Forms set the foundation for the apartment management team to stand on when possible problems arise, and they often do. A forward thinking apartment owners’ association prepares and provides the effective tools their staff members need to do their jobs. These forms protect renters as well. They have reviewed rules and policies with applicants, learned what they need to know, and what the consequences are if rules are broken.
People are so different, and respond to rules differently as well. Having every detail written down for them eliminates the “he said – she said” syndrome. The simplification of addressing rules with all renters is worth the time it takes to create easy to understand forms.
At the time of application, it seems renters are very positive, providing many assurances that they are committed to following apartment rules and regulations with ease. Something happens once they move in, and often times it doesn’t take long for some renters to begin to slide, having rule compliance issues and a lack of attention to the very things they were adamant about during their acceptance interview.
The first practice that rental staff must follow is to make sure the applicants completely fill out their rental application and other landlord forms. Anyone who leaves gaps on their forms is suspect of hiding something, and are not willing to provide information that the apartment managers can use during tenant screening.
Be sure the applicant understands it is better to include a point that may not be the best of news, rather than providing false information on their application. Most apartment rental agencies disqualify applicants who are caught lying on their forms. It is not unusual for applicants to have some form of credit glitch in their history, being upfront about it means no surprises during a credit check.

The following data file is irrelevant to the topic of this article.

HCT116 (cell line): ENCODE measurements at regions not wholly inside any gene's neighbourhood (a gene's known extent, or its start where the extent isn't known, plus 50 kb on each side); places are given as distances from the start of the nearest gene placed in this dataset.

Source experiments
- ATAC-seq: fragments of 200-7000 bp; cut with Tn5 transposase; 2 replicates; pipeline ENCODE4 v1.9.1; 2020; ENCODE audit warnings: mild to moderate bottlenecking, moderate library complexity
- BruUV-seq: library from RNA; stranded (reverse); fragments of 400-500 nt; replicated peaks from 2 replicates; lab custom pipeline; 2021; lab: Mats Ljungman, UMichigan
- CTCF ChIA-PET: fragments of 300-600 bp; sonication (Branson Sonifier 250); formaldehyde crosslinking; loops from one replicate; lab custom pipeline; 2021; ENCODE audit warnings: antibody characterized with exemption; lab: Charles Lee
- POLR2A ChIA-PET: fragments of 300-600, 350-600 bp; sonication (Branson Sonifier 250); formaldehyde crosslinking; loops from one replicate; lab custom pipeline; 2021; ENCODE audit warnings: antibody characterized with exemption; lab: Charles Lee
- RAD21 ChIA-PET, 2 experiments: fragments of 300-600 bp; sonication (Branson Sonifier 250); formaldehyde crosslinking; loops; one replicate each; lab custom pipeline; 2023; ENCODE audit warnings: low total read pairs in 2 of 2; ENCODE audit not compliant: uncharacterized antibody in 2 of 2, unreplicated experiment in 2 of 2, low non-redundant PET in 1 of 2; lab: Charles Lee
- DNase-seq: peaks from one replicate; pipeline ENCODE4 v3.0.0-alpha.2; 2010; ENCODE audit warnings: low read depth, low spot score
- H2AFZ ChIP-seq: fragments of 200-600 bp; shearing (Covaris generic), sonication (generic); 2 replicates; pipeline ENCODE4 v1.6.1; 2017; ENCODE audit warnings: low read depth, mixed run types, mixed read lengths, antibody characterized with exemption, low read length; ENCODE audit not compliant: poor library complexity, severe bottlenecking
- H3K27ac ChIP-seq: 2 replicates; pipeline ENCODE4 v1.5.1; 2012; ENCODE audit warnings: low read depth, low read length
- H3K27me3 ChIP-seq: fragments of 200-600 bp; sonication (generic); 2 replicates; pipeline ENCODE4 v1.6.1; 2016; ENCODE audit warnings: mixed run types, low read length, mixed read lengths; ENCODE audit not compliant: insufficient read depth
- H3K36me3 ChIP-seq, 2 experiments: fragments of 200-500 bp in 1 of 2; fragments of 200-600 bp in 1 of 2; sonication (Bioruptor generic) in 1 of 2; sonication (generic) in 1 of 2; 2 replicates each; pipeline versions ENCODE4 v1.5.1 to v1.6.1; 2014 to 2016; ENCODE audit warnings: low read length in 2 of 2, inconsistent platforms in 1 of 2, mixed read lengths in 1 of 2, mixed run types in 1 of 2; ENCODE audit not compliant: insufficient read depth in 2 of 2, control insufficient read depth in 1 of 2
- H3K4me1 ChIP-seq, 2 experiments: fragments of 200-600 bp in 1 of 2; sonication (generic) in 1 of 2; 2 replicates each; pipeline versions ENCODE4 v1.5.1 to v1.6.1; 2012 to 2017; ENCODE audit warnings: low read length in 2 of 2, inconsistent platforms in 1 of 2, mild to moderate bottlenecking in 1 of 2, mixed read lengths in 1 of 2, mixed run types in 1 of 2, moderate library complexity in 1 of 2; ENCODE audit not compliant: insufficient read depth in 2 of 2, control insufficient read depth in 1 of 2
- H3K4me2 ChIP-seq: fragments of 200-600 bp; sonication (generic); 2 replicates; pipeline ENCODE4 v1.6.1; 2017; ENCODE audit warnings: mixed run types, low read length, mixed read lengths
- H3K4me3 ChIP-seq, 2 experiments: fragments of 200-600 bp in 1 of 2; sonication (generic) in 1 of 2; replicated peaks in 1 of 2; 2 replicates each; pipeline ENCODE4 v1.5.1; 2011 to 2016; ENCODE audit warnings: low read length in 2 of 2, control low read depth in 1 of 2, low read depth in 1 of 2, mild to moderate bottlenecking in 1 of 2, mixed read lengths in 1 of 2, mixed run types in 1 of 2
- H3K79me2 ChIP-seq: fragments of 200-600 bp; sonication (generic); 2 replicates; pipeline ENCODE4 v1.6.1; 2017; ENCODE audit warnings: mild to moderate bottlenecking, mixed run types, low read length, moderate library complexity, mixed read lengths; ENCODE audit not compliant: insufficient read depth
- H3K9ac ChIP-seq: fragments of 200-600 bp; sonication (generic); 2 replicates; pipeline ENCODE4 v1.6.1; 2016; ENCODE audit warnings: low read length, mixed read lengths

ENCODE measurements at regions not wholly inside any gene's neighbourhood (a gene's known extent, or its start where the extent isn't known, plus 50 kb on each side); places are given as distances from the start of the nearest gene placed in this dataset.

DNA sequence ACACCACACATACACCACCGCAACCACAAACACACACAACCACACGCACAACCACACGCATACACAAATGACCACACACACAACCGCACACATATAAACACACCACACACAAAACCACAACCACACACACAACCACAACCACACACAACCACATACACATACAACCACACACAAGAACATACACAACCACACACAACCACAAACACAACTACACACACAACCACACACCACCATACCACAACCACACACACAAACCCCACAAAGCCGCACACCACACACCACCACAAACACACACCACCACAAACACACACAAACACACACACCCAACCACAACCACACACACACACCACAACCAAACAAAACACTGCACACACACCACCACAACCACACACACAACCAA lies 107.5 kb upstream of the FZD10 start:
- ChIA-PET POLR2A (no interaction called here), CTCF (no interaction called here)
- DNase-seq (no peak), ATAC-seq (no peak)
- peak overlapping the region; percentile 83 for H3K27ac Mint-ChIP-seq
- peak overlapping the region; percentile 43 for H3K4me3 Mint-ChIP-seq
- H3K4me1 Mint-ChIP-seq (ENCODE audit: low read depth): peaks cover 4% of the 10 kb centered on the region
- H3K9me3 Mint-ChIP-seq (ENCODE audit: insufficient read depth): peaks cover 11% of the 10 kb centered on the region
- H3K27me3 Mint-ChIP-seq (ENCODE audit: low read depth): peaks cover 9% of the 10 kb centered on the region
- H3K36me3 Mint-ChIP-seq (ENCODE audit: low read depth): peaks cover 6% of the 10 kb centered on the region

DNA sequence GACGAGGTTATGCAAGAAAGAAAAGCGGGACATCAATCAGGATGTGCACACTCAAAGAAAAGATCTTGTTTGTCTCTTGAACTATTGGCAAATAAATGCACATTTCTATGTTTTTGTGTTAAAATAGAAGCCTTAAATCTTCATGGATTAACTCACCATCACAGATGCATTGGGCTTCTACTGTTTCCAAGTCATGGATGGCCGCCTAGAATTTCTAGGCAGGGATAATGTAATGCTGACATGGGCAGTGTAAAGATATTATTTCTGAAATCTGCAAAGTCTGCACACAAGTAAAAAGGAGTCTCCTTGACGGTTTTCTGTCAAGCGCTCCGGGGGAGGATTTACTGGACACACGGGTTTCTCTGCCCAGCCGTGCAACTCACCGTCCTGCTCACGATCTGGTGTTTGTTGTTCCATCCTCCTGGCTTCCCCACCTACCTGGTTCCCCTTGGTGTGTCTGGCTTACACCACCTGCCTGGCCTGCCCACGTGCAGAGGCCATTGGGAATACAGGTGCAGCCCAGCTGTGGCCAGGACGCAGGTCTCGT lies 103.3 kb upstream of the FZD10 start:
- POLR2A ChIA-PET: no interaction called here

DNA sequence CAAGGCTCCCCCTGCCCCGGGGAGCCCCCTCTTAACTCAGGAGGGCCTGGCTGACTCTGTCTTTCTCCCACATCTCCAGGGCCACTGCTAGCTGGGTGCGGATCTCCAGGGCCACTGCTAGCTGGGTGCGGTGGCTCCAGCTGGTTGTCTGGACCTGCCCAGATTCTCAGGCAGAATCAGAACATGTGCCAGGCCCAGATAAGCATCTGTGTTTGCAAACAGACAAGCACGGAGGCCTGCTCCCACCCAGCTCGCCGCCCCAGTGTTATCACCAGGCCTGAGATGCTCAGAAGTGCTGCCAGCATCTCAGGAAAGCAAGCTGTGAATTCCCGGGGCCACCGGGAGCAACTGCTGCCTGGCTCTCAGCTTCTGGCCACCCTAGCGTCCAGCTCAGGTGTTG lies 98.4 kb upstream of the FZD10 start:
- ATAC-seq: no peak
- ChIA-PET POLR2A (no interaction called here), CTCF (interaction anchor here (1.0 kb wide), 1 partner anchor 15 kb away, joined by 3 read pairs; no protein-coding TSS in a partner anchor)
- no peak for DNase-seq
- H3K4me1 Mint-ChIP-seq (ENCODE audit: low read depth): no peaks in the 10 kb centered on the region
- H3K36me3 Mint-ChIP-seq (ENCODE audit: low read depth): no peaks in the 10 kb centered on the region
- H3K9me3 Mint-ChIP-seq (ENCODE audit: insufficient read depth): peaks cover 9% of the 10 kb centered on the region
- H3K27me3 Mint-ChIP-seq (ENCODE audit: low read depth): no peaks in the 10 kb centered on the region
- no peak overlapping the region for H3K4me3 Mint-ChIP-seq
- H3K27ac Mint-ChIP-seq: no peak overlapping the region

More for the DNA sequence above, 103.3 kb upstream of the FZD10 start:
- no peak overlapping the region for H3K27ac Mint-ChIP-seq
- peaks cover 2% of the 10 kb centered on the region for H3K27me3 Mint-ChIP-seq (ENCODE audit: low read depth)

There are intentional questions included in a rental application, such as” have you ever been convicted of a felony, or have you ever been evicted for non-payment of rent? Lying about these splotches on your criminal history or tenant history will be found out by the apartment association. Submitting explanations in advance may not guarantee acceptance, but it is always better to provide added information before the personal profiles come in.
The more straight-forward the forms, the harder it is for applicants to side-step historical facts. This is also true for lease agreement forms. The best approach is direct explanations of requirements. What the percentage late fee charges will be, and what the consequences are for specific violations to a lease agreement must be clear. In fact, there should be blank lines provided for apartment managers to write in certain provisions specific to their properties that may not be generic for all locations.
One very strategic area of ruling is fill in all dates and terms of the lease agreement. Be sure individual points are initialed by the applicant, line by line. This way, residents are verifying that they have read each point. For example, if an apartment is specifically rented to one, or two residents, and they have initialed that they will not allow subletting, or have other people move into the property, they are acknowledging that to do so would be considered breaking their lease, subjecting them to eviction.
Terms of the lease agreement should also include what the consequences are of vacating the property without notice, or before the terms of the lease are met. Include who is liable to pay for legal fees and loss of rent due to the break in lease terms.
When a security or cleaning fee is charged, the terms of when and how the reimbursement will occur should be included, as well as conditions for charges due to broken, damaged or missing objects belonging to the apartment or property.
Include a statement that informs tenants that the written terms of the lease agreement will override any perceived verbal agreements between renter and resident, and will be the source for final decisions made in any potential dispute.